We would like to thank all the volunteers for their participation, Aleš Kuběna for help with statistical analysis, Jindra Havlíčková and Tom Hadrava for many helpful comments and proofreading on the previous versions of the manuscript.
Conceived and designed the experiments: PL EO KG JH. Performed the experiments: PL PV. Analyzed the data: JH. Wrote the paper: PL SCR JH.
- 1. Prescott J, Wilkie J (2007) Pain tolerance selectively increased by a sweet-smelling odor. Psychol Sci 18: 308–311.
- 2. Holland RW, Hendriks M, Aarts H (2005) Smells like clean spirit: Nonconscious effects of scent on cognition and behavior. Psychol Sci 16: 689–693.
- 3. Cornwell RE, Boothroyd L, Burt DM, Feinberg DR, Jones BC, et al. (2004) Concordant preferences for opposite-sex signals? Human pheromones and facial characteristics. Proc R Soc Lond B Biol Sci 271: 635–640.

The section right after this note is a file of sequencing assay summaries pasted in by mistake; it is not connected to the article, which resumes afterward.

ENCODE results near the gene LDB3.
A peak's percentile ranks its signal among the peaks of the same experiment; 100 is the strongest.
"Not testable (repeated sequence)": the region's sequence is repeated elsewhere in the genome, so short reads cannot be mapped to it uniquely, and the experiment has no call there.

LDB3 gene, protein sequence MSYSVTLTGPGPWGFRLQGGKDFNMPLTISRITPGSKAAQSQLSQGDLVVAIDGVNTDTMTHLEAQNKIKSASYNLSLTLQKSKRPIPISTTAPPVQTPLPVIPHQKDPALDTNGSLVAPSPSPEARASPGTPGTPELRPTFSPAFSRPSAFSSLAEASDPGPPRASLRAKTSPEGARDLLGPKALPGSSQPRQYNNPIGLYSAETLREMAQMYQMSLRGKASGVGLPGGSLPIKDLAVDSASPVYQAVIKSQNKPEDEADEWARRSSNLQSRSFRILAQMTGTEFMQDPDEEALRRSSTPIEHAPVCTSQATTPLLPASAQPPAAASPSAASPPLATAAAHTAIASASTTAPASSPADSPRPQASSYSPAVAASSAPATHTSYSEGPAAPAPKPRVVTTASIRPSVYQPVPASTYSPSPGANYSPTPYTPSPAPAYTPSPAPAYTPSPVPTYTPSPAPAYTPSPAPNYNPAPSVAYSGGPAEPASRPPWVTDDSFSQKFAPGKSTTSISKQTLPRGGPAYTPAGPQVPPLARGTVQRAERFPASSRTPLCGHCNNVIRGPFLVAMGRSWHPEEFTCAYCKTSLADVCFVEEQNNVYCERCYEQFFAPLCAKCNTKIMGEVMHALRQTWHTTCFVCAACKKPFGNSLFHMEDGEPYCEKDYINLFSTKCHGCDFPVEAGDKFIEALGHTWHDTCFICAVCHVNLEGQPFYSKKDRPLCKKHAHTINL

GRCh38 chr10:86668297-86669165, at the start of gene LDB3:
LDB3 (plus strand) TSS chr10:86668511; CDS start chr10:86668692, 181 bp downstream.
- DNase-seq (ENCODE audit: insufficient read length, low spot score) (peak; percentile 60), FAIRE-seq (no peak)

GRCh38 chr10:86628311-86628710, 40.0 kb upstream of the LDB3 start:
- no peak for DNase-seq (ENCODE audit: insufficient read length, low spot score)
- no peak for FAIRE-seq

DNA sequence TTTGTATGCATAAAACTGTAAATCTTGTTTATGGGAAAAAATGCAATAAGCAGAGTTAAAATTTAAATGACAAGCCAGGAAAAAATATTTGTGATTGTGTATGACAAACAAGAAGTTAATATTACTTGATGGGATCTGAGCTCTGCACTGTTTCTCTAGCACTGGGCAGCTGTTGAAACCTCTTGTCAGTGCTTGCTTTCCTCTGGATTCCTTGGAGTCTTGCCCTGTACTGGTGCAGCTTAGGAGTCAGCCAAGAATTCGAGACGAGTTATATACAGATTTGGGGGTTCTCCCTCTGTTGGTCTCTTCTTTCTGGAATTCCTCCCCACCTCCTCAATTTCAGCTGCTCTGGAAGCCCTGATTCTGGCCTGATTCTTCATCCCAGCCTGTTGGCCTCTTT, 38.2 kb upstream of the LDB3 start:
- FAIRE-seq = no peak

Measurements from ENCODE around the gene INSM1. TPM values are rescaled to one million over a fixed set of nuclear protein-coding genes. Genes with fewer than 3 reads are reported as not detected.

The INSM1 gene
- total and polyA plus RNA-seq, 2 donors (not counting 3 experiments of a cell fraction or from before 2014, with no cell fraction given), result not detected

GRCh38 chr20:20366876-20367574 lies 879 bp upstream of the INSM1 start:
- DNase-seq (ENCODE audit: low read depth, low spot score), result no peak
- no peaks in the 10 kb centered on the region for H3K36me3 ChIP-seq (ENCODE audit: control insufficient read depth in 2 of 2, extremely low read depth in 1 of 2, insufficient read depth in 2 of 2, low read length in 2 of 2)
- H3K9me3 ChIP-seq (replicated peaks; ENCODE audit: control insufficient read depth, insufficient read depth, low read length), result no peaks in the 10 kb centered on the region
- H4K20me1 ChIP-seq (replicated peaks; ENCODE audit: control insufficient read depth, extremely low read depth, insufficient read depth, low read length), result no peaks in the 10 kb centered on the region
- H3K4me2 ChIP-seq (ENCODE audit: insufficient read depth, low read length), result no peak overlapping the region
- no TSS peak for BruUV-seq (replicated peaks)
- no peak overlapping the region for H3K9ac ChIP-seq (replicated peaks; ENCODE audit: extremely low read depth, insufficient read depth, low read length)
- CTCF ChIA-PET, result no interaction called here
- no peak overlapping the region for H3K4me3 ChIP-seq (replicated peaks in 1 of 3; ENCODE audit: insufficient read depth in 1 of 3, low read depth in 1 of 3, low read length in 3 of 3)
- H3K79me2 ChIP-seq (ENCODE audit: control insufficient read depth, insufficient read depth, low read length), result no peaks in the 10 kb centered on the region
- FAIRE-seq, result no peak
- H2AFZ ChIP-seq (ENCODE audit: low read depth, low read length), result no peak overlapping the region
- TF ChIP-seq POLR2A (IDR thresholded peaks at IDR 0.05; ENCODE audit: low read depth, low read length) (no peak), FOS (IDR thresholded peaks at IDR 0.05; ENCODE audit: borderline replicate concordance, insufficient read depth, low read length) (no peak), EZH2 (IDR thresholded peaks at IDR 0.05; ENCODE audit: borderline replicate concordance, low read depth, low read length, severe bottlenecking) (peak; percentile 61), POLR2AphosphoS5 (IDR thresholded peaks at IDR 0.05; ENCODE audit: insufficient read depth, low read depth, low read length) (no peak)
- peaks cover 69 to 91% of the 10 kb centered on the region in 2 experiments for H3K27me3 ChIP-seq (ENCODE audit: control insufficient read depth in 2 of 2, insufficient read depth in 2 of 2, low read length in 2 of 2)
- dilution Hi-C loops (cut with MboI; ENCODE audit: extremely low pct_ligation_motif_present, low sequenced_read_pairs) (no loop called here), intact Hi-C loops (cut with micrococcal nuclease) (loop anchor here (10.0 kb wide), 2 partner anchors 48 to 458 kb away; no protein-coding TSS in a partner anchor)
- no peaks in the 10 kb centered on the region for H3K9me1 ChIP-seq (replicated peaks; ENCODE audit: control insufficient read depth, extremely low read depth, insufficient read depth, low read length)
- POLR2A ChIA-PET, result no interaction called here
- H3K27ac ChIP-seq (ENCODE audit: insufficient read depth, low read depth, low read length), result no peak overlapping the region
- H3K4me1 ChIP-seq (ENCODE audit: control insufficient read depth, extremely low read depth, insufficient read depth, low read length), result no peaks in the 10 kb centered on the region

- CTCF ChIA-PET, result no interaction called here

- 4. Li W, Moallem I, Paller KA, Gottfried JA (2007) Subliminal smells can guide social preferences. Psychol Sci 18: 1044–1049.
- 5. Stoddart DM (1990) The scented ape - The biology and culture of human odour. Cambridge: Cambridge University Press.
- 6. Classen C, Howes D, Synnott A (1994) Aroma - The cultural history of smell. London and New York: Routledge.
- 7. Anonymous (2012) Flavor & Fragrance Industry Leaders. Leffingwell & Associates. Available: http://www.leffingwell.com/top_10.htm. Accessed 2012 February 2.
- 8. Varendi H, Porter RH, Winberg J (1994) Does the newborn baby find the nipple by smell? Lancet 344: 989–990.
- 9. Ackerl K, Atzmueller M, Grammer K (2002) The scent of fear. Neuro Endocrinol Lett 23: 79–84.
- 10. Mujica-Parodi LR, Strey HH, Frederick B, Savoy R, Cox D, et al. (2009) Chemosensory cues to conspecific emotional stress activate amygdala in humans. Plos One 4: e6415.
- 11. Havlicek J, Saxton TK, Roberts SC, Jozifkova E, Lhota S, et al. (2008) He sees, she smells? Male and female reports of sensory reliance in mate choice and non-mate choice contexts. Pers Individ Dif 45: 565–570.
- 12. Herz RS, Cahill ED (1997) Differential use of sensory information in sexual behavior as a function of gender. Hum Nat 8: 275–286.